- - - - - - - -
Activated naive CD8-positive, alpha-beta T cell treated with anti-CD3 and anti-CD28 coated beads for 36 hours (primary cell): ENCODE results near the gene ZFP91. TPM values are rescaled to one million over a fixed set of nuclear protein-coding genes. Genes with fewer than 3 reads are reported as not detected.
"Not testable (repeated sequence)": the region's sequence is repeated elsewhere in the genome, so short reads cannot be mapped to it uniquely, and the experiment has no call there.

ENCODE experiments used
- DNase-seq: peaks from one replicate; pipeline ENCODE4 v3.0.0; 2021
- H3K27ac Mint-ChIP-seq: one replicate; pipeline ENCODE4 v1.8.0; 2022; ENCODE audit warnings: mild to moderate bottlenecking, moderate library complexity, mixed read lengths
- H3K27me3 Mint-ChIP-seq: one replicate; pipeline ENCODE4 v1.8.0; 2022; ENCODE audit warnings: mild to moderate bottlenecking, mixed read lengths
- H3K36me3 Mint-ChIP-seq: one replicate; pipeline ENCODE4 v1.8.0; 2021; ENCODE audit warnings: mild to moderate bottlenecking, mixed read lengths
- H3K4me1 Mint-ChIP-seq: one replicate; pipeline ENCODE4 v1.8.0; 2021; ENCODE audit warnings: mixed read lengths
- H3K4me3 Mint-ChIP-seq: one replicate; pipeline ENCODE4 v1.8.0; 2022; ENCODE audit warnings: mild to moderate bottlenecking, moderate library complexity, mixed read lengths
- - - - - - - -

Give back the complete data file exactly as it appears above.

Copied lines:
Activated naive CD8-positive, alpha-beta T cell treated with anti-CD3 and anti-CD28 coated beads for 36 hours (primary cell): ENCODE results near the gene ZFP91. TPM values are rescaled to one million over a fixed set of nuclear protein-coding genes. Genes with fewer than 3 reads are reported as not detected.
"Not testable (repeated sequence)": the region's sequence is repeated elsewhere in the genome, so short reads cannot be mapped to it uniquely, and the experiment has no call there.

ENCODE experiments used
- DNase-seq: peaks from one replicate; pipeline ENCODE4 v3.0.0; 2021
- H3K27ac Mint-ChIP-seq: one replicate; pipeline ENCODE4 v1.8.0; 2022; ENCODE audit warnings: mild to moderate bottlenecking, moderate library complexity, mixed read lengths
- H3K27me3 Mint-ChIP-seq: one replicate; pipeline ENCODE4 v1.8.0; 2022; ENCODE audit warnings: mild to moderate bottlenecking, mixed read lengths
- H3K36me3 Mint-ChIP-seq: one replicate; pipeline ENCODE4 v1.8.0; 2021; ENCODE audit warnings: mild to moderate bottlenecking, mixed read lengths
- H3K4me1 Mint-ChIP-seq: one replicate; pipeline ENCODE4 v1.8.0; 2021; ENCODE audit warnings: mixed read lengths
- H3K4me3 Mint-ChIP-seq: one replicate; pipeline ENCODE4 v1.8.0; 2022; ENCODE audit warnings: mild to moderate bottlenecking, moderate library complexity, mixed read lengths